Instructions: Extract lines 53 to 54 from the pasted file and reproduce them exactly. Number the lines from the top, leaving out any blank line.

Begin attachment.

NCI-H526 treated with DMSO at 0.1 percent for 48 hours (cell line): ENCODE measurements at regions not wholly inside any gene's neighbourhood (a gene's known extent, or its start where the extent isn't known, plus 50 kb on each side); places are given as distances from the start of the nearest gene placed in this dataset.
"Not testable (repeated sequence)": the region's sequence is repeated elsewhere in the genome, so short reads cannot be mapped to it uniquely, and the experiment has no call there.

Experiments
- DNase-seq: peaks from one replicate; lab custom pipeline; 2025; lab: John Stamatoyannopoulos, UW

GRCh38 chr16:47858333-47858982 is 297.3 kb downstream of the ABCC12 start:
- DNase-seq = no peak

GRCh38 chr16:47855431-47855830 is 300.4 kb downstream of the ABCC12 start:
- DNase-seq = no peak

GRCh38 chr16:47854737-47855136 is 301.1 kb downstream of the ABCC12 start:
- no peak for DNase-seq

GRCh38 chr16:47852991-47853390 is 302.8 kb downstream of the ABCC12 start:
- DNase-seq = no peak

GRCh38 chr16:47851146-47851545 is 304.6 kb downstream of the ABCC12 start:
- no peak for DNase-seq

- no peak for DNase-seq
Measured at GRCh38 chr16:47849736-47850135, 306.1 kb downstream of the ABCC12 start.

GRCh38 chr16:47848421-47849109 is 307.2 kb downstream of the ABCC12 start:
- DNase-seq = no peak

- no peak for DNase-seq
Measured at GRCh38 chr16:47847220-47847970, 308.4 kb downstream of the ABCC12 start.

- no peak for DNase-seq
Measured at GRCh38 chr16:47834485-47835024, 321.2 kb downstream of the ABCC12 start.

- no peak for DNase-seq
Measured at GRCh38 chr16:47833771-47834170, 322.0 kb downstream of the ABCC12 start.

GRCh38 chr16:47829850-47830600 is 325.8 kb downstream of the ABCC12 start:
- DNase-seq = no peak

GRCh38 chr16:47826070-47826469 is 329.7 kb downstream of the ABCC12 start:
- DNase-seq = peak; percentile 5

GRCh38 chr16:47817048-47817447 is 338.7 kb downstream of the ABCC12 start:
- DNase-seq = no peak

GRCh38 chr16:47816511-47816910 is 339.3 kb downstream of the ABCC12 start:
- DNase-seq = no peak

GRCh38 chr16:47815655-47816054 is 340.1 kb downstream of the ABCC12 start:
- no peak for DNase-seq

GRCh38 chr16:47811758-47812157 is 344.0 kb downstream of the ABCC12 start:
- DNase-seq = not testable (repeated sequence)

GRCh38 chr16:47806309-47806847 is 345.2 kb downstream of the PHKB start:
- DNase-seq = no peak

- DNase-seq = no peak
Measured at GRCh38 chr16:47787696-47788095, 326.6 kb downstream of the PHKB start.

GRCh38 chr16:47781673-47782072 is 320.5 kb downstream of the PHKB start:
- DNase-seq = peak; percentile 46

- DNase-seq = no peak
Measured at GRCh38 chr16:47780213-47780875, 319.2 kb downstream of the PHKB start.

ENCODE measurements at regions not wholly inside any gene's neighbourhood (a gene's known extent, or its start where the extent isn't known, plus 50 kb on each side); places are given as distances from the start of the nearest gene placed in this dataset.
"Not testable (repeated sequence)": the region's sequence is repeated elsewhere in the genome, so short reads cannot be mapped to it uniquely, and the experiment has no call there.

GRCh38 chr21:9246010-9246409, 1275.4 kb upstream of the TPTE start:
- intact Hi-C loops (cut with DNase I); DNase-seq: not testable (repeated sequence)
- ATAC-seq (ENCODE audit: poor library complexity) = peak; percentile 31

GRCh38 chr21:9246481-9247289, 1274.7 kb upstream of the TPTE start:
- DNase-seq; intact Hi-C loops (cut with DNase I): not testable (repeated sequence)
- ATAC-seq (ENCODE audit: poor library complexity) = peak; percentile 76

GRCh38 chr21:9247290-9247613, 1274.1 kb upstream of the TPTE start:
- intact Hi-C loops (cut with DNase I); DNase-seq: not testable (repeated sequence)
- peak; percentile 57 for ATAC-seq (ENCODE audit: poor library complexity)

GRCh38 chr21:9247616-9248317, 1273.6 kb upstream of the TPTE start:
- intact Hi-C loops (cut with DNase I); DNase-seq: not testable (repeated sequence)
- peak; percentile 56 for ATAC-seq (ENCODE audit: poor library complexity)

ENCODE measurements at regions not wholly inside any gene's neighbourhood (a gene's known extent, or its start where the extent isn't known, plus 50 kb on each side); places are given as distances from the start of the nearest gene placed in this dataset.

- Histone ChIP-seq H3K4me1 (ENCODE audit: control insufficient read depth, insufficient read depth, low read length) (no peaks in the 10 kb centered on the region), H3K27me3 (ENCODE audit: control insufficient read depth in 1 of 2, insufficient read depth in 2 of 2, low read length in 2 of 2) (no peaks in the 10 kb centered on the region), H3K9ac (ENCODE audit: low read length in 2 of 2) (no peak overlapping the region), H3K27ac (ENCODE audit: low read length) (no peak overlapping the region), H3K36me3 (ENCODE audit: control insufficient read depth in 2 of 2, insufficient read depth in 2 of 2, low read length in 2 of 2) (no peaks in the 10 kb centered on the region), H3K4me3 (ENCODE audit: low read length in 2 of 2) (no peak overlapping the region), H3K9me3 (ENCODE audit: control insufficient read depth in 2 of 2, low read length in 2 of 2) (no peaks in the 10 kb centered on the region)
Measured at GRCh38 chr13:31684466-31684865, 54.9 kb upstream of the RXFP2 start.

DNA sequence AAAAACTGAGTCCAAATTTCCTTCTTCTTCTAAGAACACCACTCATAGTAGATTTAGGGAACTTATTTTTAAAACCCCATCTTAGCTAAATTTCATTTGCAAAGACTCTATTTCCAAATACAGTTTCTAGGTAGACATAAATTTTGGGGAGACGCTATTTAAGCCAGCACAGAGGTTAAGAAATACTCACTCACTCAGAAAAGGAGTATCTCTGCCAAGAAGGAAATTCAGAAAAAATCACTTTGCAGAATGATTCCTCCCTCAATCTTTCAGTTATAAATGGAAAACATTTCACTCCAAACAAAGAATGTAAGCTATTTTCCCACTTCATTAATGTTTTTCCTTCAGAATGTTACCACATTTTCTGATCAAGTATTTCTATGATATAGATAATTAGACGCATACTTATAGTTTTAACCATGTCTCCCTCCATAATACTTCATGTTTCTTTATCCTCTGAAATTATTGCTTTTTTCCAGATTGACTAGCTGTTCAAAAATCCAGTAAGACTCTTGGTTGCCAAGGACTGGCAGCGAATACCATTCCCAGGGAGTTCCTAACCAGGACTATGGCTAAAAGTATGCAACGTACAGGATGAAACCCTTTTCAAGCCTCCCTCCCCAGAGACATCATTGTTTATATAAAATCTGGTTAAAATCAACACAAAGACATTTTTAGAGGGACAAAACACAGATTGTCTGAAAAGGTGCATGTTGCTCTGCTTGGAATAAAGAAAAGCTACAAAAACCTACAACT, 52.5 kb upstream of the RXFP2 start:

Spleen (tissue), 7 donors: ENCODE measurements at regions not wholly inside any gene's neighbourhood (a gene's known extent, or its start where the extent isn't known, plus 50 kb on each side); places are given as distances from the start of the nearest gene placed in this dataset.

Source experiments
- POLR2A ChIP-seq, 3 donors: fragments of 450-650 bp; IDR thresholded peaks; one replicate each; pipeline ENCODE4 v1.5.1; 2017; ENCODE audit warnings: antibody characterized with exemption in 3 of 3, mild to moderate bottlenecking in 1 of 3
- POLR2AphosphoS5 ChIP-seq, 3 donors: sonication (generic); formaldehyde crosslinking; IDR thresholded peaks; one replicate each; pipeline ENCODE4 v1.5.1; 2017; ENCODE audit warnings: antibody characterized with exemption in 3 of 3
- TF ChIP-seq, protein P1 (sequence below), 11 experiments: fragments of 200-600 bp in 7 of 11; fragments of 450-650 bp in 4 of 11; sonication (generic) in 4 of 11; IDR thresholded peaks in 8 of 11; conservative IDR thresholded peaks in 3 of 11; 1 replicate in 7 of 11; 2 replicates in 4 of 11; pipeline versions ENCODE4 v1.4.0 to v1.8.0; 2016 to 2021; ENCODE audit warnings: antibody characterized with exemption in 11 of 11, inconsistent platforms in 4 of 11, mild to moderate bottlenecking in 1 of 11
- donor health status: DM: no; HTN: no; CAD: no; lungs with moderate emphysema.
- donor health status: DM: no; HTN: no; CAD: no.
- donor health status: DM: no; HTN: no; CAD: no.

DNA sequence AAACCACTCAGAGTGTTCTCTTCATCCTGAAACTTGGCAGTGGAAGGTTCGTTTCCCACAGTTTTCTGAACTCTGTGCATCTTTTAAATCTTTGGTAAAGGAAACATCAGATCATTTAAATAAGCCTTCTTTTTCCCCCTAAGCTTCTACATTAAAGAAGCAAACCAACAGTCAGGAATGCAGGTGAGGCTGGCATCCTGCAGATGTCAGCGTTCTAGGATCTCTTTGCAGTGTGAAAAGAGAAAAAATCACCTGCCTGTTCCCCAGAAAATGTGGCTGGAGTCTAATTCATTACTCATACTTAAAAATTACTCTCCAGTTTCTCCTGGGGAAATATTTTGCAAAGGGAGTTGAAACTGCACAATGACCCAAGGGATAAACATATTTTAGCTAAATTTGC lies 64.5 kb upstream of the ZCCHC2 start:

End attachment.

GRCh38 chr21:9247290-9247613, 1274.1 kb upstream of the TPTE start:
- intact Hi-C loops (cut with DNase I); DNase-seq: not testable (repeated sequence)